Considered a sign of corporate health, dividends typically demonstrate the ability of a company to make money with some consistency. Dividends also indicate that management is attentive to shareholders and confident in the prospects for the business. But investors need to understand how the dividend is being paid for and where it fits within the capital allocation policy. Otherwise, the blind pursuit of dividends without this fuller perspective can be financially hazardous.
The latest Link Group Dividend Monitor outlined that total UK dividends soared 14.5% in Q2, a record figure for the second successive quarter, as companies paid out £37.8 billion. On the face of it this is good news for income investors; but these bullish headline figures were boosted by large special dividends and the weakened pound. For investors seeking sustainable and growing income, it is critical to look beyond headline numbers that describe what is happening in the aggregate and to assess the individual company's ability and willingness to support growing payouts.
Increased focus on dividends have marketers sensing an opportunity. Investment strategies that emphasize dividend payers have proliferated. But the pursuit of dividends without understanding the context in which they were generated can lead to poor performance. For example, a high dividend yield can sometimes be a sign of distress: with a falling stock price as a denominator, yields rise.
Investors also need to consider if a dividend is the best use of capital. Effective management teams weigh the benefits of returning cash to shareholders against internal reinvestments and potential acquisitions as part of a sound capital allocation strategy. If projected returns for reinvestment or acquisitions exceed the firm's cost of capital, then they should consider making those investments. If they do not, then excess free cash flow should be returned to shareholders.
Hence, investors need to know where dividends come from. Are they getting a return on their capital, or a return of their capital? The only way to be sure is to learn how much free cash a company generates. The next and more difficult step is to gain confidence that cash can be produced with transparency and consistency.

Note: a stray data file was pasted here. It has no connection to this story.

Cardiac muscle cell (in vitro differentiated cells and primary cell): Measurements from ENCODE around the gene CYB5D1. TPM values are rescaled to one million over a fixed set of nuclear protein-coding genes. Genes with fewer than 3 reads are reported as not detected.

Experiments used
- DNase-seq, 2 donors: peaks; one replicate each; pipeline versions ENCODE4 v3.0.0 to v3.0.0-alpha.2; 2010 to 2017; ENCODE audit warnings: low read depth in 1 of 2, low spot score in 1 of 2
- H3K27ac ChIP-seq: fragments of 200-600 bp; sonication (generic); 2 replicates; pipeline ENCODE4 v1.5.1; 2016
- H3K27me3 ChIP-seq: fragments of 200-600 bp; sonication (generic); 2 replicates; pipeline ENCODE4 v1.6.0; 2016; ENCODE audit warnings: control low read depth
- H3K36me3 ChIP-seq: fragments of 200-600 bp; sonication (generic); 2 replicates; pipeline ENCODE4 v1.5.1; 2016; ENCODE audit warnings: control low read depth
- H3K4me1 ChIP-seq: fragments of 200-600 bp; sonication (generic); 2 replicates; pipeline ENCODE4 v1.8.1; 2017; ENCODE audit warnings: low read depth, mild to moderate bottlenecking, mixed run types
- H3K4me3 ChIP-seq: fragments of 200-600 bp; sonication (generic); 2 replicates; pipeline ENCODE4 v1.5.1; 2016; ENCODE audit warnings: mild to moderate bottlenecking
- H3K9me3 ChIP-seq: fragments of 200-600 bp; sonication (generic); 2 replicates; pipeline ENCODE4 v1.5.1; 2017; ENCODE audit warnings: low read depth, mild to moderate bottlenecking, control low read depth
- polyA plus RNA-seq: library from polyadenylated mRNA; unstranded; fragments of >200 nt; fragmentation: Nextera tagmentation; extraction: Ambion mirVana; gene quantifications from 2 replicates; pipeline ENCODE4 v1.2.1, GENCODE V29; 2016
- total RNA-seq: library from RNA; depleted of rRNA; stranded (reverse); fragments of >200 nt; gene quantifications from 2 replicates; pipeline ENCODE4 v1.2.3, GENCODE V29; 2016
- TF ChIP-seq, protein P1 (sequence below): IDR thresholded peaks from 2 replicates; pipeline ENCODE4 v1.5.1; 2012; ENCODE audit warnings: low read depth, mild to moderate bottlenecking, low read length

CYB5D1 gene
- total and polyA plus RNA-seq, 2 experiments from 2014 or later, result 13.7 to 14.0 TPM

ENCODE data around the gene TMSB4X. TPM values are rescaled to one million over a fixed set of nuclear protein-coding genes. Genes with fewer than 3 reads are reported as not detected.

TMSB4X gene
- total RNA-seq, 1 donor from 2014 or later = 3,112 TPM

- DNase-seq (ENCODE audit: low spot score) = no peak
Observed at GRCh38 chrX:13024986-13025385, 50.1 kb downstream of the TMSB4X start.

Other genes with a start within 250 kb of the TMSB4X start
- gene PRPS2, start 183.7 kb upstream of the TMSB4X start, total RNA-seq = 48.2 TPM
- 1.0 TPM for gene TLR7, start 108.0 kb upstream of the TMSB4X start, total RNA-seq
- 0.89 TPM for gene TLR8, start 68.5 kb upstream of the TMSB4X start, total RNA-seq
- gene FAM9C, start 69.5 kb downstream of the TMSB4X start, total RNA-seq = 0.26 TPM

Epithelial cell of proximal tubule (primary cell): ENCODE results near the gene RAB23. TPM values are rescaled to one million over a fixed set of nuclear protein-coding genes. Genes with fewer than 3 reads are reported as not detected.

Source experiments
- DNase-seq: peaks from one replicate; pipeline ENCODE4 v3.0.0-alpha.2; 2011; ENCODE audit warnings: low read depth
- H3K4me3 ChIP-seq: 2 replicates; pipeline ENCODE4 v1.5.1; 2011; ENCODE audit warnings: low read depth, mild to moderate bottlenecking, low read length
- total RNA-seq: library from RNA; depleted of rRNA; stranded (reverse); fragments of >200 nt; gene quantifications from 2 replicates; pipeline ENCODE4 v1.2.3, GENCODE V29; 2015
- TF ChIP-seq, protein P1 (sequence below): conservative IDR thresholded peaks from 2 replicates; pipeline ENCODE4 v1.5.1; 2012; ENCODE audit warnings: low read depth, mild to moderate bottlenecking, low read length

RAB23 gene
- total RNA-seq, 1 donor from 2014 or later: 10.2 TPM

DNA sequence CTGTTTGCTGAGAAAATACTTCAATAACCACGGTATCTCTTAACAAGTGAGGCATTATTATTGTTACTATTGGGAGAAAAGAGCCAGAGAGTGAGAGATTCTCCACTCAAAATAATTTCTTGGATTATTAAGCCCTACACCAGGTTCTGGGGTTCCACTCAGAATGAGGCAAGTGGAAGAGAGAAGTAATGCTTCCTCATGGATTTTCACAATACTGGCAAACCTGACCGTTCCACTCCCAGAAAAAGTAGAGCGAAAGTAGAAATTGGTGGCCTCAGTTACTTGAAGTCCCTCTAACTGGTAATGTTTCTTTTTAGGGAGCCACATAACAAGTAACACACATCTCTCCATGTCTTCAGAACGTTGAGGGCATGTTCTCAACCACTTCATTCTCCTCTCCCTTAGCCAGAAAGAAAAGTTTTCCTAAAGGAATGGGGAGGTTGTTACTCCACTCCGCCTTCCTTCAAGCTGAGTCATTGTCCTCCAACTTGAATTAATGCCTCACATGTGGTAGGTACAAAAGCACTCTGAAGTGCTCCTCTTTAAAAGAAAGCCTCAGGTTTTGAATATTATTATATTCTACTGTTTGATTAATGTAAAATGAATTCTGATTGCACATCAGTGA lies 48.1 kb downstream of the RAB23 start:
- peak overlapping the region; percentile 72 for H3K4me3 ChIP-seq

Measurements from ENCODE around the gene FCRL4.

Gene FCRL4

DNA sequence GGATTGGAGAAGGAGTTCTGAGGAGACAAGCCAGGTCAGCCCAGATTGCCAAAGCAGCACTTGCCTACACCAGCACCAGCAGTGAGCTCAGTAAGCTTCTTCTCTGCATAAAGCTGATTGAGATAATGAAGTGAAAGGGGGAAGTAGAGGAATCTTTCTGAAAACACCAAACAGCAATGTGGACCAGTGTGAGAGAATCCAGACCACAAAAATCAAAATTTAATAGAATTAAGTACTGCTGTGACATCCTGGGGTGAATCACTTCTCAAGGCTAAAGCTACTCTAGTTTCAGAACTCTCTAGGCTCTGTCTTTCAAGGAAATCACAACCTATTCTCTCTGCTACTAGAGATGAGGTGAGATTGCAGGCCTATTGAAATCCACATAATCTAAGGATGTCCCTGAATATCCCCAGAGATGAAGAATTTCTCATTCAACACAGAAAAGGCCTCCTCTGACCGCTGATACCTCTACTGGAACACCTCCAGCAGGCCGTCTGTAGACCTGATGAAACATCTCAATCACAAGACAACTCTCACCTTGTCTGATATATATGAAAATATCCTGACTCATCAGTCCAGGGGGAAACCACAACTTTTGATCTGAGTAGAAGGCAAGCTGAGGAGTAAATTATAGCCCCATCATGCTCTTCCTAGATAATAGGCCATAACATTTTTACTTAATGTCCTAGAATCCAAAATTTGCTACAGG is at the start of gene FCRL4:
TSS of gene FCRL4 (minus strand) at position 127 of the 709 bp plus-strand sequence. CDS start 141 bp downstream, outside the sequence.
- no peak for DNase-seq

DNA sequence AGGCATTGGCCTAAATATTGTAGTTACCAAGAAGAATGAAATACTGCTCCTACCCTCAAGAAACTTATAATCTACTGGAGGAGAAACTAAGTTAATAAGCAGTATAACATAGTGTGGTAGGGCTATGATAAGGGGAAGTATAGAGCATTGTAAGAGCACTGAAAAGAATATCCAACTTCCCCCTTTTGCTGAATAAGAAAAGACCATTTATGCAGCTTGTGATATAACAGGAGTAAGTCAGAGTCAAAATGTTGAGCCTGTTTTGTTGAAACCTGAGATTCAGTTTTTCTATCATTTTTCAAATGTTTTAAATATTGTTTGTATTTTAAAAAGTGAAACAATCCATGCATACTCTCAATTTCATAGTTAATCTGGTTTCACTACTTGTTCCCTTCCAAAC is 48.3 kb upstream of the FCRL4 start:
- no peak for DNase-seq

A different picture emerges when dividends, share buybacks and debt repayments - shareholder yield - are viewed collectively as they are all effective forms of returning wealth to shareholders. Using the wider lens of shareholder yield avoids some of the pitfalls of just looking at dividends. If a company is borrowing to fund dividends or share repurchases the net benefit for shareholders is diluted or eliminated. Investors should focus on how much free cash flow is generated and how it is allocated between investments and shareholder distributions, acknowledging that there is more than one way to return value to the owners of the business.
Ultimately, this re-stresses the case for fundamental research, as only through rigorous analysis will investors come to understand the sources of a company's long-term value creation and how those sources are being nurtured. Identifying companies with clear capital allocation policies, a commitment to transparency, and an ability to consistently grow free cash flow should be the starting point in building a portfolio that emphasizes yield.
Kera Van Valen, managing director, portfolio manager and senior research analyst at Epoch Investment Partners